Mumbai: Malls, restaurants and eateries in gated compounds in non-residential areas in Mumbai will be allowed to remain open all through the night, on a pilot basis, from January 27, 2020, the Maharashtra cabinet said on January 22, 2020. Just before this decision, former legislative assembly member from the Bharatiya Janata Party (BJP), Raj Purohit, said, on January 20, 2020, that a “culture of alcohol” would lead to an increase in crimes against women and that the government should rethink its decision. His claim is partly true. Though intimate partner violence is linked to alcohol use, it is caused by patriarchy and male privilege, and the time of the day is unrelated to rate of crime against women, according to crime data and experts.

Further, there will be no change to the existing excise rules which govern the time liquor is served, the Shiv Sena, part of Maharashtra’s governing coalition, tweeted on January 25, 2020. As per the current rules, serving of alcohol is permitted until 1.30 am, an official from the Mumbai police and the excise department told

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“From January 27, malls, multiplexes, shops and eateries in non-residential areas like Bandra-Kurla Complex and Nariman Point will remain open 24×7,” said Aaditya Thackeray, the state tourism minister, and Shiv Sena member, The Indian Express reported on January 22, 2020. The decision could help generate revenue and jobs, Thackeray said, adding that keeping these places open during the night was not mandatory.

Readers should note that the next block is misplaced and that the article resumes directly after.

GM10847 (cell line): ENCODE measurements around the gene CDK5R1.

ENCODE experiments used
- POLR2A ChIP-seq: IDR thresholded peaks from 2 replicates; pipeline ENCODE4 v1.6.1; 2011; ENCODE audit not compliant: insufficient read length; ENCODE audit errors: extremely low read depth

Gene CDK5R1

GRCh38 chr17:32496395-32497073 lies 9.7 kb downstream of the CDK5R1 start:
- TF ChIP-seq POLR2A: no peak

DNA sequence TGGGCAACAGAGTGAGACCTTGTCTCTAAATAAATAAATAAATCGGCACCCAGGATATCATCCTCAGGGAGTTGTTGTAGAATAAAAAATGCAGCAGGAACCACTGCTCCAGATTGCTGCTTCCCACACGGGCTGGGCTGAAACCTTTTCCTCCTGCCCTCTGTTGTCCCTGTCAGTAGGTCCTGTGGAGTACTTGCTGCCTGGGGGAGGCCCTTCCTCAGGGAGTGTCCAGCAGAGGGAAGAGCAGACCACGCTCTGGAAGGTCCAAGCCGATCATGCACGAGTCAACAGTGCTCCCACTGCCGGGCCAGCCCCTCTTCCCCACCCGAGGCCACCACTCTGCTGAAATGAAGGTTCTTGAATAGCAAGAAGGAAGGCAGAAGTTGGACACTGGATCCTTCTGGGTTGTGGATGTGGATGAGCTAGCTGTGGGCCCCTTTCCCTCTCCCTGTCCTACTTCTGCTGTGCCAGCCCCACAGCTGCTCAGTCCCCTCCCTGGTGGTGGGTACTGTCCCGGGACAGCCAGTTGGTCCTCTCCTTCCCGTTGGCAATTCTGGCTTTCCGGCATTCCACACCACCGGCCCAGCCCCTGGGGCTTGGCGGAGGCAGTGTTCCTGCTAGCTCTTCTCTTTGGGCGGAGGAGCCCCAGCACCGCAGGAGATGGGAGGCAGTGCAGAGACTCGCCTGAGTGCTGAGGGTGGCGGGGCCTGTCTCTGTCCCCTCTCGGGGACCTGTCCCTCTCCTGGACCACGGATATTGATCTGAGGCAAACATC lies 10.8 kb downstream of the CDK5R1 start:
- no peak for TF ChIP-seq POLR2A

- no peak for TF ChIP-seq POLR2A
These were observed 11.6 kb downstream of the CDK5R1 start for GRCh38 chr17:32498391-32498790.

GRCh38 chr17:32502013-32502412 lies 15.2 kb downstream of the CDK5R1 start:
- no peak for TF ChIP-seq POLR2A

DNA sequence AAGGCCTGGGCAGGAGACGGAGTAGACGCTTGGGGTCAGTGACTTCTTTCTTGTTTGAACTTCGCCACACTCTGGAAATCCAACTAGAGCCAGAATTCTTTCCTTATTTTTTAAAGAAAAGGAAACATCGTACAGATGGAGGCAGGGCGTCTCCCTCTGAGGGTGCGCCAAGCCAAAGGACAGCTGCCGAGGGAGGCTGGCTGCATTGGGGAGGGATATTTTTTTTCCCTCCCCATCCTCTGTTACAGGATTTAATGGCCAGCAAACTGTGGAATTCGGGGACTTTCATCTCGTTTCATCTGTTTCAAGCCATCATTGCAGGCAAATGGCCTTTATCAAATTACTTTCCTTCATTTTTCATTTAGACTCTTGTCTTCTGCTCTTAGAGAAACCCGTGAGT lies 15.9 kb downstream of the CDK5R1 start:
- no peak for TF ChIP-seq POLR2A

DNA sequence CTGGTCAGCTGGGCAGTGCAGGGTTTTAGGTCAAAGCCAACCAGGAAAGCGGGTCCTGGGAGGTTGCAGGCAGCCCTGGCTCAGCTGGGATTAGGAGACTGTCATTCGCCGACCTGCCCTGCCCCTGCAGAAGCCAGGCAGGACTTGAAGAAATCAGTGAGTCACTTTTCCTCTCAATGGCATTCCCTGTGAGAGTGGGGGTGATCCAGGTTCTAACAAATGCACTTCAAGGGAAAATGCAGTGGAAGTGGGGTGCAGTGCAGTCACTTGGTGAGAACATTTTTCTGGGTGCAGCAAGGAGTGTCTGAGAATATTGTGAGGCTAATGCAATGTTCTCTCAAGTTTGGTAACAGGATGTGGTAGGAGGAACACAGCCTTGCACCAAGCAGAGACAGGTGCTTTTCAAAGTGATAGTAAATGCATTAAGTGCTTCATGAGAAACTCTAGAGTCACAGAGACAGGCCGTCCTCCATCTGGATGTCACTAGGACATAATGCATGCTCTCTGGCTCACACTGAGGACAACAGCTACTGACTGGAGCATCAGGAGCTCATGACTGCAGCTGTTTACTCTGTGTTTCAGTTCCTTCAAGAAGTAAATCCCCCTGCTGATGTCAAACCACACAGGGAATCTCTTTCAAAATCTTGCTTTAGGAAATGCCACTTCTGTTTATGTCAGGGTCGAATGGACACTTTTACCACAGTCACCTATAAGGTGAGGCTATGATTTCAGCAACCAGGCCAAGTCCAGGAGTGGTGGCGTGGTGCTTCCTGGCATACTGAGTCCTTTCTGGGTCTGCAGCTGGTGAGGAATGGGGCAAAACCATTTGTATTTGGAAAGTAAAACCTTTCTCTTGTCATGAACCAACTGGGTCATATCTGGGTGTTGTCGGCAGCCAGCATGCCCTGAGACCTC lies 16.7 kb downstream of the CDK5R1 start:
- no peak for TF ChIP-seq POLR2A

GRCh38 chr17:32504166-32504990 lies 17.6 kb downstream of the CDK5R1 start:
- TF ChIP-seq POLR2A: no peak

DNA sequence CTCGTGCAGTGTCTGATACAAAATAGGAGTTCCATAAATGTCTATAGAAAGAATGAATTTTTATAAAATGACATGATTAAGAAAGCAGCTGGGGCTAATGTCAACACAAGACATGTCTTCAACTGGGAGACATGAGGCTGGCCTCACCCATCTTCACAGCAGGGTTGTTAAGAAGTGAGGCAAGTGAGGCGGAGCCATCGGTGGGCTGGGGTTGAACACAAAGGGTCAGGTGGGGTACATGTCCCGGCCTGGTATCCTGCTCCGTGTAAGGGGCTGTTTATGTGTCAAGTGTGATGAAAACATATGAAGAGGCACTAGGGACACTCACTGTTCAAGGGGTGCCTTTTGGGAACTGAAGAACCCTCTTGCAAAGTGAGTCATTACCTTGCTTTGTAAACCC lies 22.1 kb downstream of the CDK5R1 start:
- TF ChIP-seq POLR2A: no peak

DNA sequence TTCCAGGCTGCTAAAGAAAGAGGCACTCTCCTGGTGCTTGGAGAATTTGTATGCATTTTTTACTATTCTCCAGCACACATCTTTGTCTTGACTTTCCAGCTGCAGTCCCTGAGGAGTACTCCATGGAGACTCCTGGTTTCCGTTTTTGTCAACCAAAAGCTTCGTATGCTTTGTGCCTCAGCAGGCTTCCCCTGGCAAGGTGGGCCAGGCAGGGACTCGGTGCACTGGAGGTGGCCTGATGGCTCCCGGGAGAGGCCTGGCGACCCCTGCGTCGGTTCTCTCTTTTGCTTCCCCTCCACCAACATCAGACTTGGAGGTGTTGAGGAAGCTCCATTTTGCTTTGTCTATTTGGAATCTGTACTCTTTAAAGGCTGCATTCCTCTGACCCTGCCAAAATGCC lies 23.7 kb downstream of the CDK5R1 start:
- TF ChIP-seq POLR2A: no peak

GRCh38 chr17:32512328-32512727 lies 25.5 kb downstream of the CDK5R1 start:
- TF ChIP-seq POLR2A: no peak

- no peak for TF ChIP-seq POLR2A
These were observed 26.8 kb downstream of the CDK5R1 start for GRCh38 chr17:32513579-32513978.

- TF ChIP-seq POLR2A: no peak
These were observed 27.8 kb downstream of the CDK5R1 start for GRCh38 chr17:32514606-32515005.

The police had not yet received a notification on the change in the closing times, a police official told on Jan 29, 2020.

Claim by BJP’s Purohit: “If this culture of alcohol spreads in this country, there will be violence against women. Today the Nirbhaya rape happened, thousands of such rapes will happen. I respectfully ask that if this [24x7 operations restaurants and pubs] is to happen, research this first. Aditya [Thackeray]...he is a young politician...he should do whatever is in his mind but first he should think about it. Will this culture of alcohol benefit India?” Purohit said in Hindi, on January 20, 2020, two days before the cabinet decision.

By the Nirbhaya case, he is referring to the brutal gangrape and murder of a 23-year-old physiotherapist in Delhi in 2012. The rape took place after she boarded a bus at 9.30 pm.

Purohit added that night life, alcohol and dancing through the night is not Indian culture and that it would also disturb the sleep of those living in that area. He also said that drunk men first attack their wives to show their masculinity.